A dog rescued from a New York dogfighting ring has found a second chance at life with a new owner in Kentucky.
Arlo, a two-year-old pitbull, was rescued last August after being one of nearly 90 dogs subjected to the dogfighting ring, WDRB reported. American Society for the Preventions of Cruelty to Animals (ASPCA) Coordinator Savee Dalgo told WAVE that the dogs were discovered at ten different Long Island properties where they lived under horrendous conditions.
During her involvement in the ring, Arlo sustained a number of injuries, the outlet noted.
“After she was saved, Dalgo said Arlo was transferred to St. Louis’ Even Chance Pit Bull Advocacy + Resources + Rescue, where she underwent treatment, was given one-on-one training, and then found a forever home,” according to WAVE.
She now lives with her new owner Jonathon Seale, Even Chance announced in an April 1 Facebook post.
“I’ve had Arlo for about four weeks now,” Seale told WBRD. “She’s brought me a ton of happiness. I moved here in the middle of the pandemic not knowing anyone.”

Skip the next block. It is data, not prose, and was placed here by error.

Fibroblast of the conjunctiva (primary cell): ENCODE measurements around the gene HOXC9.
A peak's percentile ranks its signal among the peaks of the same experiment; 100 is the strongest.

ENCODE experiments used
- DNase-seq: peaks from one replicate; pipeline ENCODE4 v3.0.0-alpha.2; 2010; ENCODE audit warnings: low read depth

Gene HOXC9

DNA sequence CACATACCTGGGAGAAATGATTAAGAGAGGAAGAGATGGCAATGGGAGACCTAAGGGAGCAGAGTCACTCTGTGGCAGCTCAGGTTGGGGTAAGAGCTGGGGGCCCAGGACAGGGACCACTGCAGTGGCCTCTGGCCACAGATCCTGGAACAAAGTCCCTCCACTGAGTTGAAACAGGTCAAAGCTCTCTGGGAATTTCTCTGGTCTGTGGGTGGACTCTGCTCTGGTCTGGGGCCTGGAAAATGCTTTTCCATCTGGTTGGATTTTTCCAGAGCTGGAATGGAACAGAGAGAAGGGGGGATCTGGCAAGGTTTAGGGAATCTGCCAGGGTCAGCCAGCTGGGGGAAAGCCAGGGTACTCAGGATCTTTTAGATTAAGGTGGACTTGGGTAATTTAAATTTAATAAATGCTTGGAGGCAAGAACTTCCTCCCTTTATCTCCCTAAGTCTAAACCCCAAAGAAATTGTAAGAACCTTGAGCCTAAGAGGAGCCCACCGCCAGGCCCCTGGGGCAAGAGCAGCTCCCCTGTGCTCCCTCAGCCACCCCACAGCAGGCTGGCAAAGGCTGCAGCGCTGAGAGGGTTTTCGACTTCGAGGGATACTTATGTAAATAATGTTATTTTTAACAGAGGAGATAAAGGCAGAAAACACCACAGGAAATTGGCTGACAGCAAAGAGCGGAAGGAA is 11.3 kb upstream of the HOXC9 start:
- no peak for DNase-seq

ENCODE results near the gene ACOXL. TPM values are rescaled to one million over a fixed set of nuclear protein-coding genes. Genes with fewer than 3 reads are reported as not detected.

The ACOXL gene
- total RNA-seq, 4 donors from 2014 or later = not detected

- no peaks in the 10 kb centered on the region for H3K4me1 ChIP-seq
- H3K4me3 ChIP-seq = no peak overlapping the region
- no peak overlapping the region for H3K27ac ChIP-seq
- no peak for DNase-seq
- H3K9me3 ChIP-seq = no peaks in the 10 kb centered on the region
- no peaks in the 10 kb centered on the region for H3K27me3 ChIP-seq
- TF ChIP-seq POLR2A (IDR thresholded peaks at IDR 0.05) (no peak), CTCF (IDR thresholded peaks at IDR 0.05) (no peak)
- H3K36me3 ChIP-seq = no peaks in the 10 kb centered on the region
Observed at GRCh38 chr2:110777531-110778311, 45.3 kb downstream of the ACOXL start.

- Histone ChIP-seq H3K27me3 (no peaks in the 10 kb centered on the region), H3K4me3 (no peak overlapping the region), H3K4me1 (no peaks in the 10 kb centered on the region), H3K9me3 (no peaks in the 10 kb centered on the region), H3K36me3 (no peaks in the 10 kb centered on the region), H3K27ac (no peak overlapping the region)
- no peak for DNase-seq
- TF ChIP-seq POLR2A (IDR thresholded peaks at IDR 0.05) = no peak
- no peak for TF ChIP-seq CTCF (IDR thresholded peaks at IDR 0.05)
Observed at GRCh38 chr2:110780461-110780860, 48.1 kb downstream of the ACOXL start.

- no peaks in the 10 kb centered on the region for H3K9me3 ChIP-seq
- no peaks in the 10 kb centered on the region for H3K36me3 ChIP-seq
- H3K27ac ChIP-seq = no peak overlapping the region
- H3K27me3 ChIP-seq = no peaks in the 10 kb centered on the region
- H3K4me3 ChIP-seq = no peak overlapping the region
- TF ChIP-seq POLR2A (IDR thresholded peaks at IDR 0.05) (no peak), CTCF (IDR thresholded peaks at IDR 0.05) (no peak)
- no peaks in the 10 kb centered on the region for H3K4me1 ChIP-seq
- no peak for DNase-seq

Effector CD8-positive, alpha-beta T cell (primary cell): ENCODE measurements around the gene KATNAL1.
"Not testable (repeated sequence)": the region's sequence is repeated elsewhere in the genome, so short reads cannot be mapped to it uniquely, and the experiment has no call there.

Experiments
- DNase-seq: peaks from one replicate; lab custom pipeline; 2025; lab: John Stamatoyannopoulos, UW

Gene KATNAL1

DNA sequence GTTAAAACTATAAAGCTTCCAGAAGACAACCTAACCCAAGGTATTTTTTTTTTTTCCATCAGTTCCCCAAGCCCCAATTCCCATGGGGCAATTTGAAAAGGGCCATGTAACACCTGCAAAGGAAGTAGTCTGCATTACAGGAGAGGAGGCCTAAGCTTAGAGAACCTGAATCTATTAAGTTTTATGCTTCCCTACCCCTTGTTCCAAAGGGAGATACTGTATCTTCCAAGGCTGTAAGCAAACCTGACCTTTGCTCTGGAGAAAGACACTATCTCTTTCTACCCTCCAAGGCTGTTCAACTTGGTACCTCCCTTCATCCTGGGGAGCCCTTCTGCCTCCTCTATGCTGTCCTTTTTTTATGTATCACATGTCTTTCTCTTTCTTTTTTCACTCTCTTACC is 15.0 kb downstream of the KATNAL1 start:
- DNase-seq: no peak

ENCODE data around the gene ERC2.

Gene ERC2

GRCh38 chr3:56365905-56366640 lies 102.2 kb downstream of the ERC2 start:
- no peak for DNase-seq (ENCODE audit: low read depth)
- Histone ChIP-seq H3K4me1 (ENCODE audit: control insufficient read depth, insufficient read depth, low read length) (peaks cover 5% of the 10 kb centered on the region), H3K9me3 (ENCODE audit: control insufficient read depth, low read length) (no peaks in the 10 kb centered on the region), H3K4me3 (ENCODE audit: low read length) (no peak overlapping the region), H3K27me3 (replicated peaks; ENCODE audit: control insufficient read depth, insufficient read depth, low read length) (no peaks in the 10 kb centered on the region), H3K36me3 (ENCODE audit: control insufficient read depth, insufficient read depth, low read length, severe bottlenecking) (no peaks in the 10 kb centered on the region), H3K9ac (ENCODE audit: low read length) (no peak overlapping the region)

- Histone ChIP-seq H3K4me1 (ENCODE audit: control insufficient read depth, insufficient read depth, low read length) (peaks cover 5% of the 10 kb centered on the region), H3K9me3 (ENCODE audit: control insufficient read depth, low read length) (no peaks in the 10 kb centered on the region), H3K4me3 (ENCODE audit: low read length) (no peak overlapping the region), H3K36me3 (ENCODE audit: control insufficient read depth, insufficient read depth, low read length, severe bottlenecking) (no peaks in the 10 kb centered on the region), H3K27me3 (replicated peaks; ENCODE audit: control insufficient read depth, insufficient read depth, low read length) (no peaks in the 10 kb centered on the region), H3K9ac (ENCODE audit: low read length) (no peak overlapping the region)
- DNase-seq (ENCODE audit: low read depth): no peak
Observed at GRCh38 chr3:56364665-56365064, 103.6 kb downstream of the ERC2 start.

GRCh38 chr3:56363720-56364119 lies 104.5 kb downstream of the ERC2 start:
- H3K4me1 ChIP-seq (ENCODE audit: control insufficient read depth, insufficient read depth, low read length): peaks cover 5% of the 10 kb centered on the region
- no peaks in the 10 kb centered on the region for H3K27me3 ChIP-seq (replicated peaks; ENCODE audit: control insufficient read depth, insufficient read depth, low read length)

Together for roughly a month, the pair have found a routine.
“Every morning we go for a walk and every evening we come walk through old Louisville,” Seale told WDRB. “She was a little skittish at first coming in. She’s been through a lot in a very short amount of time.”
He especially looks forward to coming to see Arlo after a long day.
“I love coming home to her wagging tail and going out for adventures whereas before I was struggling to get out and experience my new city,” Seale told WAVE.
The new Louisville resident noted that Arlo had shown nothing but a desire to play with other dogs despite her background, adding that she even made fast friends with another dog named Fetty from Lexington, according to WDRB. Fetty was also rescued from a New York dogfighting ring, and Seale is pals with his owner, according to Even Chance.
Seale rejected the stigma that pitbulls are naturally “bad animals,” adding that it is on the owner to learn the ins and outs of a breed before adopting an animal.
“People should throw the stigma out the window,” he told WDRB.
“If you’re going to own any dog really, you need to take into consideration the breed and the instincts and the drive of the animal,” he continued. “As far as them being bad animals naturally, that’s just not true at all.”
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